A total of 208 individuals of south Indian origin, 106 affected by ADPKD (55.88% men) and 102 controls (60.38% men) were selected from the department of Nephrology, Sri Ramachandra University, Chennai, India. All the ADPKD patients included have fulfilled the standard diagnostic criteria . Upon screening subjects without diabetics, hypertension and kidney related diseases were included as controls. The study was approved by the Institutional Ethics Committee of the Sri Ramachandra University, Chennai, India. A written informed consent was obtained from the each study participant before they were included in it. For each of the study subjects, the basic biochemical and electrolyte variables such as haemoglobin (HB), blood urea nitrogen (BUN), creatinine, sodium, potassium, bicarbonate, calcium were analysed. Furthermore, glomerular filtration rate (eGFR) and chronic kidney disease (CKD) stages were assessed based on Modification of Diet in Renal Disease (MDRD) formula and KDOQI CKD guidelines respectively. In all ADPKD patients we have determined the total number of cysts that can be detected by Ultrasound imaging. Subjects with blood pressure ≥140/90 mm Hg and/or treatment with antihypertensive medication were considered as hypertensive group. Genomic DNA from the samples was extracted by phenol chloroform extraction and ethanol precipitation protocol .

SNP Selection and Genotyping

We selected all tagging SNPs (tSNPs) covering ACE gene from the release 2.0 Phase II data of the HapMap Project (www.hapmap.org) (reference of International HapMap Consortium 2005) using the Tagger Pairwise method (Barrett et al. 2005). The tSNPs were chosen according to the following criteria: r2 ≥0.8 and minor allele frequency of ≥5% in the GIH population. We also included a common well studied I/D polymorphism. Genotyping of the tag-SNPs was carried out by using the FRET-based KASPar SNP genotyping assay method (KBioscience, Herts, UK) on an Applied Biosystems Thermocycler (ABI Prism 9700, Foster City, CA, USA). The genotyping was performed with 7900 SDS software (ABI Prism 7700, Foster City, CA, USA). The genotyping success rate ranged from 99.3% to 100.0%. The ACE gene insertion deletion polymorphism was detected by performing the polymerase chain reaction (PCR) and electrophoresis as described elsewhere . All homozygous deletion samples were further subjected to a second PCR amplification with insertion-specific primers to prevent mistyping of heterozygous genotypes .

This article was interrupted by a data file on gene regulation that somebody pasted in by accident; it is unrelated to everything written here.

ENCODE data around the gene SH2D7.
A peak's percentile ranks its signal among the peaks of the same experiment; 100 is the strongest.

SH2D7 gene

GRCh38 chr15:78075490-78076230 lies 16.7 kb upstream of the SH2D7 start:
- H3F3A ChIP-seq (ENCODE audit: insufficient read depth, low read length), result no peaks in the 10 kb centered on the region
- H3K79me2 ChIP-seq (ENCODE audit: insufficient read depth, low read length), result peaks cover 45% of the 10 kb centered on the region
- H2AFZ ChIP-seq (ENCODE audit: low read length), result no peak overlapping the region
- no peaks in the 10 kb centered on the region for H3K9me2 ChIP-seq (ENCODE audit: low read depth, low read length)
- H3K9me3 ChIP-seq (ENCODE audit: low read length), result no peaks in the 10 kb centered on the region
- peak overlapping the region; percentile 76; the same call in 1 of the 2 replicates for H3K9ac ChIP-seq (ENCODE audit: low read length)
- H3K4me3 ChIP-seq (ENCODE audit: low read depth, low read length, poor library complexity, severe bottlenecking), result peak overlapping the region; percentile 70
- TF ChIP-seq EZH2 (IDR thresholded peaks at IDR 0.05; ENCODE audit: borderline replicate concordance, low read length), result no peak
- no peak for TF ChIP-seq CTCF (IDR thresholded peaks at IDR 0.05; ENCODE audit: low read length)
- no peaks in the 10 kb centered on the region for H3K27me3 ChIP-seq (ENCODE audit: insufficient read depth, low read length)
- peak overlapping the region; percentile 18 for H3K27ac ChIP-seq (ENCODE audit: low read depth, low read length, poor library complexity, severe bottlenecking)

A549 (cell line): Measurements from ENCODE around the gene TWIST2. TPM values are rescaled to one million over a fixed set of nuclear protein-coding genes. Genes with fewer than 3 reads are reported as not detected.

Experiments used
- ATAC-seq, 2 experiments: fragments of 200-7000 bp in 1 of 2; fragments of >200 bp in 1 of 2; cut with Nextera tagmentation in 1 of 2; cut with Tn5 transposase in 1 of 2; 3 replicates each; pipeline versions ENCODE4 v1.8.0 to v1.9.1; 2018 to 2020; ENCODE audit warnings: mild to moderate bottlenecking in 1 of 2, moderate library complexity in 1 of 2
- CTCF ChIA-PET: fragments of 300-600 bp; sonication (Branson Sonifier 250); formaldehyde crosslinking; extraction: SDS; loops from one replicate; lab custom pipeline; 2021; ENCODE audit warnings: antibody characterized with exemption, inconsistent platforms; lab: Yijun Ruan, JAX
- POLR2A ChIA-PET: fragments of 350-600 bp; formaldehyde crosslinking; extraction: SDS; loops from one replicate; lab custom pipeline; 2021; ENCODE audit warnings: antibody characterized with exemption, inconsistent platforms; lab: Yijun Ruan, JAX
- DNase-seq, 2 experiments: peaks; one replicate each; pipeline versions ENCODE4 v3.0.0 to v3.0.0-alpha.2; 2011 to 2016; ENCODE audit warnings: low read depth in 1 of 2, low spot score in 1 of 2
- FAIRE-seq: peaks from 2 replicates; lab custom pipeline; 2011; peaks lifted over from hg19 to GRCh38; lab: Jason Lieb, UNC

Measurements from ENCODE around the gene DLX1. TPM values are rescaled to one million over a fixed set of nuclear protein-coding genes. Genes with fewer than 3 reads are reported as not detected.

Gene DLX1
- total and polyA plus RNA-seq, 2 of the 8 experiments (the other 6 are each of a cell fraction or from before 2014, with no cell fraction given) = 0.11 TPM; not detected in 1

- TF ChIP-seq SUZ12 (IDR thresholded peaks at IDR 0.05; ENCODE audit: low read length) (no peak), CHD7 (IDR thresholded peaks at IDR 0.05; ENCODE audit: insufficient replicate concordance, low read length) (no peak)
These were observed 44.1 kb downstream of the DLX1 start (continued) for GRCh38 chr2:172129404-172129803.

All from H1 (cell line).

Statistical Analyses

Allele frequencies were calculated by the gene-counting method, Genotypes at each SNP were tested for Hardy-Weinberg equilibrium by means of a χ2 test with one degree of freedom. Genotypic effects were evaluated for ADPKD. Logistical regression analyses were used to calculate the odds ratios (OR), 95% confidence intervals (CI), and corresponding p-values for each SNP and haplotype. Pairwise linkage disequilibrium (LD) measures (D' and r2) and haplotype blocks were assessed using the default setting of the Haploview software . Haplotype frequencies were also estimated from polymorphic SNPs within the linkage disequilibrium block using Haploview software .


The study included a total of 106 patients with ADPKD and 102 control subjects. According to the KDOQI CKD guidelines 49 (46%) patients with ADPKD were in stage IV or V and 43 (41%) in stage II or III of ESRD. The mean age of selected controls is 53.27 ± 12.43 and patients with ADPKD 46.89 ± 11.38yrs. The basic biochemical stricture of kidney function information of controls and patients with ADPKD are described in table 1. For ACE gene GIH population yielded six tagSNPs (rs4293, rs4309, rs4311, rs4325, rs4329 and rs4362). The allele and genotype frequencies of the six tagSNPs along with Insertion deletion polymorphisms were shown in table 2. Except rs4293 all polymorphisms followed Hardy-Weinberg equilibrium, SNPs of the ACE gene were statistically not associated with ADPKD when comparing genotype and allele distributions between control and patients with ADPKD groups (Table-2). The OR (Odds Ratio) and 95% confidence interval (CI) calculated for the heterozygous and high risk homozygous genotypes and no significant differences was found in controls and patients with ADPKD (Table -2). The dominant and recessive models of genotype also were calculated but none of these models has shown significant association between controls and patients with ADPKD (data not shown). As the age increases progression in the CKD stage was observed (trend p>0.001) (Table S1). Distribution of different CKD stages among different genotype groups of the studied polymorphisms revealed positive trend only for rs4362 in recessive model (trend p=0.034) (Table S2). Analysis of LD showed strong and significant LD between the markers by forming two LD blocks (Table 3). The first LD block included rs4311 and rs4325, which were separated by 2.4 kb in intron 9 and intron 13 respectively. The second LD block included rs4329, InDel and rs4362, which encompassed intron 13, intron 16 and exon 21 respectively. The rs4309 SNP located in exon 8 remained outside the LD blocks. Haplotypes were constructed using the SNPs located in individual LD blocks is presented in Table 4. Comparison of haplotypes between ADPKD and control groups also revealed no significant association with ADPKD.